Photo: A Khon Kaen storefront.

Introduction

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The proud city of Khon Kaen sprawls on the east side of the same-named province and serves as a major hub of education, transport and commerce for the Isaan region. Most foreigners who pass through are either here on business or to catch a bus, but travellers looking to practice their Thai while getting a feel for a big, non-touristy Thai city will find enough to do for a couple of days. What Khon Kaen lacks in charm, it makes up for in energy.


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Often dubbed the heart of Isaan, Khon Kaen has a population between 200,000 and 400,000 (depending on the source), making it one of Thailand’s largest cities. With an enrolment of over 25,000, Khon Kaen University is the biggest in the Northeast. Laos and Vietnam both have consulates here issuing visas in advance — a necessity for travel to Vietnam and required if you want to catch one of the international buses to Vientiane.

Enjoy the views. Photo taken in or around Khon Kaen, Thailand by David Luekens.

Enjoy the views. Photo: David Luekens

Modernity is the way in Khon Kaen today. A handful of buildings reaching up to 30 storeys have joined modern shopping malls, major international chain hotels and sprawling suburbs. While the city lacks the charm of Chiang Mai or Ubon Ratchathani, a few neighbourhoods to the north of town are still graced by old wooden houses, and the tree-lined Bueng Kaen Nakhon Lake provides a scenic stretch for relaxation in the city’s southern reaches.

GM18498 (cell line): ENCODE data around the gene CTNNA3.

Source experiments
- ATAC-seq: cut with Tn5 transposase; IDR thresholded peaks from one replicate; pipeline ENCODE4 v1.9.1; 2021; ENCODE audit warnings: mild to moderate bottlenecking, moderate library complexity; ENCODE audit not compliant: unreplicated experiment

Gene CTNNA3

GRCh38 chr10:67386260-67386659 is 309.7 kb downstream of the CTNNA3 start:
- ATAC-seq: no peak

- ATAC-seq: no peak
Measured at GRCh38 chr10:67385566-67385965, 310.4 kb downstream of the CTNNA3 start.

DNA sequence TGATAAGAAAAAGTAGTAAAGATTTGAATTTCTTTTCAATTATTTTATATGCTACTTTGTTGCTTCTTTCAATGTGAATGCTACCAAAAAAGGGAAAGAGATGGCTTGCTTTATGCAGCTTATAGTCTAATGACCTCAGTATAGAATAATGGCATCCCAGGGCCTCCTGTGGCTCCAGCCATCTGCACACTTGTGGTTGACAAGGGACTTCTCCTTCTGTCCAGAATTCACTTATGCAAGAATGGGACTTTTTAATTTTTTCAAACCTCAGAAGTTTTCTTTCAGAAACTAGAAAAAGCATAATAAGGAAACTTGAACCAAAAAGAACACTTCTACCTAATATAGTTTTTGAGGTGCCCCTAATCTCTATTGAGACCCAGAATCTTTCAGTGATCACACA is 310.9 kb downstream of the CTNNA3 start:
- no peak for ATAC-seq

Khon Kaen was named after Phra That Kham Kaen, an old chedi built over a tamarind tree that supposedly grew miraculously after a relic of the Buddha was placed in a dead stump. It’s located 20 kilometres northeast of the provincial capital, which was founded in the late 1700s by an officer from Vientiane who switched sides after Siam conquered Laos.

Phu Wiang vistas. Photo taken in or around Khon Kaen, Thailand by David Luekens.

Phu Wiang vistas. Photo: David Luekens

Jumping back 65-145 million years to the Cretaceous Period, dinosaurs of many shapes and sizes roamed the land that now encompasses Khon Kaen province. Beginning in the early 1980s, archaeologists at several sites that are now part of Phu Wiang National Park unearthed many fossils and skeletons, including a previously unknown ancestor of the T Rex. Dinosaurs now feature in signs and statuary all over the ... Travelfish members only (Around 1,100 more words) ... please log in to read the rest of this story.


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What next?

 Browse our independent reviews of places to stay in and around Khon Kaen.
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 Read up on where to eat on Khon Kaen.
 Check out our listings of things to do in and around Khon Kaen.
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